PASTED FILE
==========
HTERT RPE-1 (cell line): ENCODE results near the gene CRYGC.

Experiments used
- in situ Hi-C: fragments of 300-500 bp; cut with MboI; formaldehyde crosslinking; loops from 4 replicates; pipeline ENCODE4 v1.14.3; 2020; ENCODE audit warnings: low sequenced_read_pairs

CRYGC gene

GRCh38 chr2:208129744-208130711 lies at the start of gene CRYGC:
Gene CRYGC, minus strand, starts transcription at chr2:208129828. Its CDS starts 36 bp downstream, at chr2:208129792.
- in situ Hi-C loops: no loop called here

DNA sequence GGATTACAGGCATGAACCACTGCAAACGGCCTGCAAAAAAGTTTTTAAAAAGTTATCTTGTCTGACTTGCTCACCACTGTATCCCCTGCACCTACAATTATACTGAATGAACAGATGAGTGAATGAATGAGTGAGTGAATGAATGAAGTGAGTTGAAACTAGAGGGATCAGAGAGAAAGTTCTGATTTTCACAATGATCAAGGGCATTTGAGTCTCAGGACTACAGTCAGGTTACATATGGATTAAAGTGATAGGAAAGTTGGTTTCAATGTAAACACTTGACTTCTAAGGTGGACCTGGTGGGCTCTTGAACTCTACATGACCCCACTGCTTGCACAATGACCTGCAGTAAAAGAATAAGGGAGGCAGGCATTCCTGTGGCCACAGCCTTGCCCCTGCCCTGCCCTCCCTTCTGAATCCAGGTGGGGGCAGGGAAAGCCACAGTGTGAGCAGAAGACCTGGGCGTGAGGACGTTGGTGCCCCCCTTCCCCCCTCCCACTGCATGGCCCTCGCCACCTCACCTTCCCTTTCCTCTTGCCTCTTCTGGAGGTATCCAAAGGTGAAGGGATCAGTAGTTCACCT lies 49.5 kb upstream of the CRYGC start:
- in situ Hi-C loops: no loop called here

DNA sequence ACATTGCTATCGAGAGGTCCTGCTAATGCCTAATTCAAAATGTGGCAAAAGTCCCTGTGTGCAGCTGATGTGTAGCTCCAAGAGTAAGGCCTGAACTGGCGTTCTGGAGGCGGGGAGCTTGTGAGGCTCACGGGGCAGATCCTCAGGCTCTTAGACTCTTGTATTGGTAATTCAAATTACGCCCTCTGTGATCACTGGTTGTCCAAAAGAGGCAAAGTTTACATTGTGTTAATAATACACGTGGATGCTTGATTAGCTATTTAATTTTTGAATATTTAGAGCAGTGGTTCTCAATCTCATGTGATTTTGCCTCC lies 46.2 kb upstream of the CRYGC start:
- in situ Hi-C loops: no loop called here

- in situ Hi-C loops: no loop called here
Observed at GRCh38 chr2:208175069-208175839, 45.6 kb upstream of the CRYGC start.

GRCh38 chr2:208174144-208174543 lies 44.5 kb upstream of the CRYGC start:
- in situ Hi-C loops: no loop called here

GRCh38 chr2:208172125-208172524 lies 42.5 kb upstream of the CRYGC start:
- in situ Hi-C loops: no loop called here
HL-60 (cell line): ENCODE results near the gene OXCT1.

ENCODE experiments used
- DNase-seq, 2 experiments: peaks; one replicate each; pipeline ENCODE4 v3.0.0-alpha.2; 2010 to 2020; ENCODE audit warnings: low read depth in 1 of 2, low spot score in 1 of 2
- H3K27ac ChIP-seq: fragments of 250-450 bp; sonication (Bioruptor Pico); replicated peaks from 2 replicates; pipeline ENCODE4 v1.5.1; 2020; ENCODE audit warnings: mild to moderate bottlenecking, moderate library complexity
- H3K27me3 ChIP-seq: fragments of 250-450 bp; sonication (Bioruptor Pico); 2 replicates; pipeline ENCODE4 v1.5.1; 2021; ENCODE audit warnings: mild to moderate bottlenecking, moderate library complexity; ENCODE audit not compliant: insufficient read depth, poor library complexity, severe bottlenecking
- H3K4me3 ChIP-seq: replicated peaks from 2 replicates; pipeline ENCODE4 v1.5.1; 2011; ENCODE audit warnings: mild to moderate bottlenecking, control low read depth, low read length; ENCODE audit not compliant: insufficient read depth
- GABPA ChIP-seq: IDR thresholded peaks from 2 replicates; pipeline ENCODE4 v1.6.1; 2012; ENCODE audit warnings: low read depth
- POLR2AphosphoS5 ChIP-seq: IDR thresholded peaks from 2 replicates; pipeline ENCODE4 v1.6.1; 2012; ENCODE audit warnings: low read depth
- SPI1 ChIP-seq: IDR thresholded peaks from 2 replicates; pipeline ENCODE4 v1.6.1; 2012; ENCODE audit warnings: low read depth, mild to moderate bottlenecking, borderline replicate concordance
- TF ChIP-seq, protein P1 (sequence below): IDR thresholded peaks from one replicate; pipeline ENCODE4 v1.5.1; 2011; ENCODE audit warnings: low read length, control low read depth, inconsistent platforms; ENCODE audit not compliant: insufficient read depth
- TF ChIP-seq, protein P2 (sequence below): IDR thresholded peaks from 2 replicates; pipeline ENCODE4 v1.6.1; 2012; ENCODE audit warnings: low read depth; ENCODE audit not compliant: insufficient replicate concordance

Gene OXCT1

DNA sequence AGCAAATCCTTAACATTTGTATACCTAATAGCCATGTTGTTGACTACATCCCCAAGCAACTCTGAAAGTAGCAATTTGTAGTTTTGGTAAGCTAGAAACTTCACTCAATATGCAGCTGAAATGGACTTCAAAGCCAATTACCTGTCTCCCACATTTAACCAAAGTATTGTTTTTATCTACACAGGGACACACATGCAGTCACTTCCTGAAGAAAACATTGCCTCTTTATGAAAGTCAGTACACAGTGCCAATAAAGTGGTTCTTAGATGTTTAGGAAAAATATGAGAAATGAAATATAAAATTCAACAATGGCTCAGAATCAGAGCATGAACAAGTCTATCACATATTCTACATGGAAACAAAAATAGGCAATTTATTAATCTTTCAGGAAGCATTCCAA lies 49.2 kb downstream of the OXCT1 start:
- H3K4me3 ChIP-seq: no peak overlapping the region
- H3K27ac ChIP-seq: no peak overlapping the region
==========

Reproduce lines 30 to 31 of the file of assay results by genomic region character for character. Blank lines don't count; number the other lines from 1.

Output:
DNA sequence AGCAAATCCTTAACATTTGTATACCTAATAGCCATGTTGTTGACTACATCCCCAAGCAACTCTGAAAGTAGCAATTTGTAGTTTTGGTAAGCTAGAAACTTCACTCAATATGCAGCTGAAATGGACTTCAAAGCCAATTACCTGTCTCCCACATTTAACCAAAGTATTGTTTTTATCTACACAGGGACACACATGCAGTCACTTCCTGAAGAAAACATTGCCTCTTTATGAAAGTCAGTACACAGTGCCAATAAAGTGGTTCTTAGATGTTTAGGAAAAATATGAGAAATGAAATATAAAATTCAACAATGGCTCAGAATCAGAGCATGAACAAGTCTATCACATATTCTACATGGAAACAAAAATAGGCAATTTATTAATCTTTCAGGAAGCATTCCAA lies 49.2 kb downstream of the OXCT1 start:
- H3K4me3 ChIP-seq: no peak overlapping the region